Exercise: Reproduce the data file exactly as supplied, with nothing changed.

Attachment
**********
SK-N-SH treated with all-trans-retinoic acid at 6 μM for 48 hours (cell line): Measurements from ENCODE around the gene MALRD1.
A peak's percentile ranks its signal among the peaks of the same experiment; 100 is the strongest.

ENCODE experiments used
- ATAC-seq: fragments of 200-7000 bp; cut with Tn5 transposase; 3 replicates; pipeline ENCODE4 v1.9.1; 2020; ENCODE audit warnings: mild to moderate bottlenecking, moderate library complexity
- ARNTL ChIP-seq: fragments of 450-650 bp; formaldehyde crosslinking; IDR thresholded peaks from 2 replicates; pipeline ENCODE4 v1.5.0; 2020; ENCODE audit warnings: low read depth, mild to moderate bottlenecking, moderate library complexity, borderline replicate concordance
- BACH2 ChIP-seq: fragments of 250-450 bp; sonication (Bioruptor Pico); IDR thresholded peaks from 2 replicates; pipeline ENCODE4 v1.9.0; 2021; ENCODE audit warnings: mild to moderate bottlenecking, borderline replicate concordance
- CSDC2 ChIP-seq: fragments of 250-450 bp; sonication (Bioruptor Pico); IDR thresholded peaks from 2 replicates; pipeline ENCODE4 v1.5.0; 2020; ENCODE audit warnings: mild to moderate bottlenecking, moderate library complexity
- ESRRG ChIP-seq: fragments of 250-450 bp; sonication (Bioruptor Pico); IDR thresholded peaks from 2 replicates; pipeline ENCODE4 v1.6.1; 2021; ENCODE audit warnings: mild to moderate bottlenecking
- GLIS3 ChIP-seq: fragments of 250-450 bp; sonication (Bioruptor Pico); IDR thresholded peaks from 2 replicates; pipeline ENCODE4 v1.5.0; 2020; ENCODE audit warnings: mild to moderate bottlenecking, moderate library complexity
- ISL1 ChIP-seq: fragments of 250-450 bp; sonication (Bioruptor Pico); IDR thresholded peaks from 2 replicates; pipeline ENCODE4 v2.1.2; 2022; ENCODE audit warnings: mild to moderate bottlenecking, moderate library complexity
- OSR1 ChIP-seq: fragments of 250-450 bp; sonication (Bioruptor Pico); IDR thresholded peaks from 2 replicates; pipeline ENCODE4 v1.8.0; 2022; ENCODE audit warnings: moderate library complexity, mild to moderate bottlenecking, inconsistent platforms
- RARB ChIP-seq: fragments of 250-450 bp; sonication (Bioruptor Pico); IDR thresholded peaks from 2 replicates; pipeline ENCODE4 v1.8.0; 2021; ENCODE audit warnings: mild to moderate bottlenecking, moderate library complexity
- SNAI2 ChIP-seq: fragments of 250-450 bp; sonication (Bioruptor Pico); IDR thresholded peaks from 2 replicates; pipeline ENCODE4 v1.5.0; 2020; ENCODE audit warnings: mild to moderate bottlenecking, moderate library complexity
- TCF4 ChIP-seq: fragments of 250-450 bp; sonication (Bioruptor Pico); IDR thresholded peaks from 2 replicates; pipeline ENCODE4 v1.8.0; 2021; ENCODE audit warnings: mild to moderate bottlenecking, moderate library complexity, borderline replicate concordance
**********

SK-N-SH treated with all-trans-retinoic acid at 6 μM for 48 hours (cell line): Measurements from ENCODE around the gene MALRD1.
A peak's percentile ranks its signal among the peaks of the same experiment; 100 is the strongest.

ENCODE experiments used
- ATAC-seq: fragments of 200-7000 bp; cut with Tn5 transposase; 3 replicates; pipeline ENCODE4 v1.9.1; 2020; ENCODE audit warnings: mild to moderate bottlenecking, moderate library complexity
- ARNTL ChIP-seq: fragments of 450-650 bp; formaldehyde crosslinking; IDR thresholded peaks from 2 replicates; pipeline ENCODE4 v1.5.0; 2020; ENCODE audit warnings: low read depth, mild to moderate bottlenecking, moderate library complexity, borderline replicate concordance
- BACH2 ChIP-seq: fragments of 250-450 bp; sonication (Bioruptor Pico); IDR thresholded peaks from 2 replicates; pipeline ENCODE4 v1.9.0; 2021; ENCODE audit warnings: mild to moderate bottlenecking, borderline replicate concordance
- CSDC2 ChIP-seq: fragments of 250-450 bp; sonication (Bioruptor Pico); IDR thresholded peaks from 2 replicates; pipeline ENCODE4 v1.5.0; 2020; ENCODE audit warnings: mild to moderate bottlenecking, moderate library complexity
- ESRRG ChIP-seq: fragments of 250-450 bp; sonication (Bioruptor Pico); IDR thresholded peaks from 2 replicates; pipeline ENCODE4 v1.6.1; 2021; ENCODE audit warnings: mild to moderate bottlenecking
- GLIS3 ChIP-seq: fragments of 250-450 bp; sonication (Bioruptor Pico); IDR thresholded peaks from 2 replicates; pipeline ENCODE4 v1.5.0; 2020; ENCODE audit warnings: mild to moderate bottlenecking, moderate library complexity
- ISL1 ChIP-seq: fragments of 250-450 bp; sonication (Bioruptor Pico); IDR thresholded peaks from 2 replicates; pipeline ENCODE4 v2.1.2; 2022; ENCODE audit warnings: mild to moderate bottlenecking, moderate library complexity
- OSR1 ChIP-seq: fragments of 250-450 bp; sonication (Bioruptor Pico); IDR thresholded peaks from 2 replicates; pipeline ENCODE4 v1.8.0; 2022; ENCODE audit warnings: moderate library complexity, mild to moderate bottlenecking, inconsistent platforms
- RARB ChIP-seq: fragments of 250-450 bp; sonication (Bioruptor Pico); IDR thresholded peaks from 2 replicates; pipeline ENCODE4 v1.8.0; 2021; ENCODE audit warnings: mild to moderate bottlenecking, moderate library complexity
- SNAI2 ChIP-seq: fragments of 250-450 bp; sonication (Bioruptor Pico); IDR thresholded peaks from 2 replicates; pipeline ENCODE4 v1.5.0; 2020; ENCODE audit warnings: mild to moderate bottlenecking, moderate library complexity
- TCF4 ChIP-seq: fragments of 250-450 bp; sonication (Bioruptor Pico); IDR thresholded peaks from 2 replicates; pipeline ENCODE4 v1.8.0; 2021; ENCODE audit warnings: mild to moderate bottlenecking, moderate library complexity, borderline replicate concordance